10 – What were you doing before you started Niner Bikes?
I owned a small construction company that I started when I was fairly young and still have it today. Steve has been in the bike industry…basically…for the last 20 years or so. That is sort of where we came from.
11 – Where do you see 29ers in the next 5 years and beyond?
I’ve made some bold statements about this…I definitely think that 29ers are basically going to take over the mountain bike market. I feel that a paradime shift is going to occur and that 26 inch wheels will be the minority wheel size actually in the pretty near future. You look at the landscape when disc brakes came out…there was a lot of tension and a lot of back and forth about the whole thing but at the end of the day…superior technology always wins out and I think riders…once they ride a 29er…will se the benefits. I don’t see riders going back. Just our own feedback we have gotten from our own riders, we rarely see people go from 26 to 29 and then go back to 26. Its always the same email, I just sold all my bikes and I bought another one of your bikes. I don’t really see the market share for 29ers getting any smaller in the future.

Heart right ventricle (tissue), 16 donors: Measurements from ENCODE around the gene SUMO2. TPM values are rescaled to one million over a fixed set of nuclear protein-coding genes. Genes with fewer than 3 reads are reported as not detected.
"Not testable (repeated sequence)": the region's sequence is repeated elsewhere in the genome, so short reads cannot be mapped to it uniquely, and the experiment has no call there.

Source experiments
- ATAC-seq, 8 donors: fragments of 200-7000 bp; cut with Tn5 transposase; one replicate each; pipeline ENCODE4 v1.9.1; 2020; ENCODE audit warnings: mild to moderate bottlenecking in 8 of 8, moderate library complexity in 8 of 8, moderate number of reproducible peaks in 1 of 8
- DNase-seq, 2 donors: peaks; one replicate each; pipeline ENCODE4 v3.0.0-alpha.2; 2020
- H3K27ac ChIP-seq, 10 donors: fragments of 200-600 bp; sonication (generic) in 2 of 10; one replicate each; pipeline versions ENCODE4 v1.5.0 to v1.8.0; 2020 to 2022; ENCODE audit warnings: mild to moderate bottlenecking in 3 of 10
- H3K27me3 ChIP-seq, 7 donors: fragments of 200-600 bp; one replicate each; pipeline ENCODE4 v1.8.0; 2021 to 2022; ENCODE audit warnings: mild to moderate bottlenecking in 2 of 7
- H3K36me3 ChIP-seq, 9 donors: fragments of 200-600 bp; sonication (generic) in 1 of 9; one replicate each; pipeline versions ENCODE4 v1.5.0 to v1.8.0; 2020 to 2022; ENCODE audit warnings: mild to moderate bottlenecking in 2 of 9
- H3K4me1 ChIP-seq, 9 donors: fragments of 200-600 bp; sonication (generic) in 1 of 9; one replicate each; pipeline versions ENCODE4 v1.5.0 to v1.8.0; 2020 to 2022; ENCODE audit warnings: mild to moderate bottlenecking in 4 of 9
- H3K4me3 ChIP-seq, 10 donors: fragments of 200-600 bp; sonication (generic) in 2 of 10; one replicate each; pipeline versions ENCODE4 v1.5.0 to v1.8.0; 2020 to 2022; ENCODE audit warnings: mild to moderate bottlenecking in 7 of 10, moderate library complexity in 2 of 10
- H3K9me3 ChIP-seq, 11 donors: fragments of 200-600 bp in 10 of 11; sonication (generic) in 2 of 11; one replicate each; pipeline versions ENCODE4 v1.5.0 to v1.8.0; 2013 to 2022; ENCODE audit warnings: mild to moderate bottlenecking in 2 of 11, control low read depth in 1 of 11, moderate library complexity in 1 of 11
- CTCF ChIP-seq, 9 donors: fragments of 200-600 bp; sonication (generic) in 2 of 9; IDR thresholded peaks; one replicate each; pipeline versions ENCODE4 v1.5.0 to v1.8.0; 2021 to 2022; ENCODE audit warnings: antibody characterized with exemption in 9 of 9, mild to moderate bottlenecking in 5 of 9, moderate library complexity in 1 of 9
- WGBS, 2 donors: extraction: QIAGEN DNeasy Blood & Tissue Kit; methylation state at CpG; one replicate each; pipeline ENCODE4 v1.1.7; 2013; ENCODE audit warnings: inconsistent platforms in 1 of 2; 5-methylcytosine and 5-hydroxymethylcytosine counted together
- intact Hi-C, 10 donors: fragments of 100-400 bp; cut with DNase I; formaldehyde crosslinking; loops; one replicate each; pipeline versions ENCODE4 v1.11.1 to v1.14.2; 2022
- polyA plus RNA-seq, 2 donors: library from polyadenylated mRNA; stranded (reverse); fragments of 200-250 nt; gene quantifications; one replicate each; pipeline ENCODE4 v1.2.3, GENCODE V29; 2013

12 – What is your favorite beer?
Let’s see…I’m alcoholic…so I stopped drinking when I was around 25 after some mishaps with alcohol so I have not had a real beer in a long time, but I do enjoy nonalcoholic beers, so I don’t have a favorite one to be honest with you.
13 – What is your favorite part of mountain biking?